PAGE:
Part 1 How and What Can We Know?Epistemology
1 Knowledge and Reason
Plato and the Ancient Greeks
2 Theories of Knowledge
Plato and Aristotle
3 Faith and Reason
Augustine
Part 2 Who Am I?
The Question of Identity
4 The Nature of the Soul
Aristotle and Identity
5 Mind and Body Divided
RenT Descartes' Dualism
6 What Price the Soul?
Modern Debate on the Mind/Body Problem
Part 3 Does God Exist?
Philosophy of Religion
7 From Plato to Bertrand Russell
Arguments for the Existence of God
8 The Five Ways
Thomas Aquinas
9 The Argument from Religious Experience
The Bible and the Mystics
Part 4 Routes to Knowledge
Rationalism and Empiricism
10 Knowing through the Mind
RenT Descartes
11 Knowing through our Senses
John Locke and Bishop Berkeley
12 The Limits of Knowing
David Hume
Part 5 Why Do We Exist?
Existentialism
13 Faith: the Highest Way of Living
S°ren Kierkegaard
14 The Nature of Being
Martin Heidegger
15 Free to Choose
Jean-Paul Sartre
Part 6 All in the Mind?
Psychology
16 God as Psychological Projection
Ludwig Feuerbach
17 The Unconscious Mind
Sigmund Freud
18 The Collective Unconscious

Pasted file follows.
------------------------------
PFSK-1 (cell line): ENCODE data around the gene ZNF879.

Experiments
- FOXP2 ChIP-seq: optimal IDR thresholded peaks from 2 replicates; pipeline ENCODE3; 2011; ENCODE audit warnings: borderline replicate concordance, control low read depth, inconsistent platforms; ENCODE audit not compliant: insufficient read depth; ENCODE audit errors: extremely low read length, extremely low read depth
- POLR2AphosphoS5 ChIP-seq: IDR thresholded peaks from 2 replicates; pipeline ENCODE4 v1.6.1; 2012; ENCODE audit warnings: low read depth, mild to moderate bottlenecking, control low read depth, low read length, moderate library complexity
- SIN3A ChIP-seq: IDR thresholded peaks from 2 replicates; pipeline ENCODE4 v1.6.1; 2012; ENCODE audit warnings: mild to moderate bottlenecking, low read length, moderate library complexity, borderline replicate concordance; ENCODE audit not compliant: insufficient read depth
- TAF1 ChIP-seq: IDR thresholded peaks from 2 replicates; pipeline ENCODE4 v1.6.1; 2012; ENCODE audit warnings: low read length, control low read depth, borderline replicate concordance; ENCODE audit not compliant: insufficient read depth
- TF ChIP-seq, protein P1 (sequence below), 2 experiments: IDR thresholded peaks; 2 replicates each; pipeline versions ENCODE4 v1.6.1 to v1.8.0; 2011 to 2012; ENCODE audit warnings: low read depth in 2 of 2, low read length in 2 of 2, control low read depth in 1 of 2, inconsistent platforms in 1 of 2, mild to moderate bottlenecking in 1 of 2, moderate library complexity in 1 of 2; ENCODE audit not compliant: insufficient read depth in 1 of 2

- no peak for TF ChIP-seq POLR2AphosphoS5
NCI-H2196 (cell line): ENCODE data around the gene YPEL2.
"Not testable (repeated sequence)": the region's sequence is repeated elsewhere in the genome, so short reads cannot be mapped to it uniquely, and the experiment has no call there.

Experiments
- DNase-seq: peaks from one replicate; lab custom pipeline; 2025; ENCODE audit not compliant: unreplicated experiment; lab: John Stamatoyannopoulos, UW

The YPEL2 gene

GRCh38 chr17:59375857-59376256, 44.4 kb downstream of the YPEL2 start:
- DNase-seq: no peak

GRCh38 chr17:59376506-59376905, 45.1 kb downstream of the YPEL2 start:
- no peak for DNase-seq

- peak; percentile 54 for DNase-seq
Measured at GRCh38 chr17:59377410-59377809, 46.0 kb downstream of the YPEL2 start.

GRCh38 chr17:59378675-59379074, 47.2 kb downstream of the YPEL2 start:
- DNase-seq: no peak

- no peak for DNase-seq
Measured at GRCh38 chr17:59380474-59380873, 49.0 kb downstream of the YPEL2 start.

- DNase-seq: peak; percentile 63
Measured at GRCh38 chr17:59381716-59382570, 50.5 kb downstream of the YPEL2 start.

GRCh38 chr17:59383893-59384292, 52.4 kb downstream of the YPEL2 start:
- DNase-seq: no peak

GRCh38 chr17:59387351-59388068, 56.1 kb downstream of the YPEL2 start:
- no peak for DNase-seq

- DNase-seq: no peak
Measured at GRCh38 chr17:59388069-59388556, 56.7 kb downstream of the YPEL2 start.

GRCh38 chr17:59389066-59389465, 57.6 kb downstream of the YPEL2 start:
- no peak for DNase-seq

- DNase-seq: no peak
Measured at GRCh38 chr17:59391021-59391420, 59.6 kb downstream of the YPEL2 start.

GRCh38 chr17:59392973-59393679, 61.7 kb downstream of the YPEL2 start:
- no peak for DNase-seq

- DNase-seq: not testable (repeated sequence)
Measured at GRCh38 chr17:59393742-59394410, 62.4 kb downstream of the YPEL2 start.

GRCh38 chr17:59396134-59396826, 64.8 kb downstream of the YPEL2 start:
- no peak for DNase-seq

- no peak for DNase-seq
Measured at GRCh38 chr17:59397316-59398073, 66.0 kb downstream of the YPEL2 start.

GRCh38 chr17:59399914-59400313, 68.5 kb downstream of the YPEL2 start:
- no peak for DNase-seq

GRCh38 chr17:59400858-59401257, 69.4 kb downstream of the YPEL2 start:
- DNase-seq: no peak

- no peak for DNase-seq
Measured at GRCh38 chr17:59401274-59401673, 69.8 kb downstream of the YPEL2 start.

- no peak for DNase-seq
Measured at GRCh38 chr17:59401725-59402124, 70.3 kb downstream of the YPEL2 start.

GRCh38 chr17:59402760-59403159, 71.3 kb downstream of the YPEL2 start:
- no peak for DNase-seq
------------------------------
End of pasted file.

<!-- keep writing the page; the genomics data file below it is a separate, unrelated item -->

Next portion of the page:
Carl Gustav Jung
Part 7 How Should Society Be Organized?
Politics
19 The Republic
Plato
20 The Ultimate Political Pragmatist
Niccolo Machiavelli
21 Class Conflict
Karl Marx
Part 8 Is Man the Measure of All Things?
Humanism
22 The Rise of Humanism
Erasmus and the Renaissance
23 Beyond Good and Evil
Friedrich Nietzsche
24 Humanism in the Modern World
John Stuart Mill
Part 9 Who is Jesus?
The Person of Christ
25 Christology through the AgesJesus, the Son of God
26 The Kingdom of God
Jesus of Nazareth
27 Revelation and Response
Some People of Faith
Part 10 What Place Has the Bible?
The Question of Interpretation
28 The Struggle for Understanding
The Early Christians
29 The ReformationMartin Luther and John Calvin
30 Interpreting the Bible Today
Conservatives and Radicals
Part 11 Does Science Have the Answers?
Science and Belief
31 Creation and Evolution
Charles Darwin
32 The Meaning of Modern Science
Einstein and the New Physics
33 Miracles in a Scientific World
The Argument with Hume
Part 12 The Nature of Meaning
Skepticism and Pluralism
34 The Enlightenment
Immanuel Kant
35 Language Games
Ludwig Wittgenstein
36 Pluralism
Reality is Relative
Part 13 What Are the Boundaries of Reality?
The Paranormal
37 The Quest for the Transcendent
Christianity and the Paranormal
38 The Devil and All His Works
Belief in Satan Today
39 The Problem of Evil and Suffering
An Age-old Question
Part 14 God the Mother?
Feminism
40 The Maleness of Reason
A Feminist Viewpoint
41 Patriarchy and Women
Mary Wollstonecraft and Others
42 Male and Female in the Bible
Feminist Theology
Part 15 Anything Goes?
Relativism Versus Certainty
43 Moral Relativism
William James and the American Pragmatists
44 Postmodernity
Culture in Change
45 Fundamentalism
Reality is Certain
Part 16 Renaissance or Delusion?
New Age Thinking
46 Shifting the Paradigm
Modern New Age Movements
47 The Me-Cult
New Age Psychology
48 Tomorrow's World
A Bird's-eye View
Appendix: For Further Thinking
Glossary
Index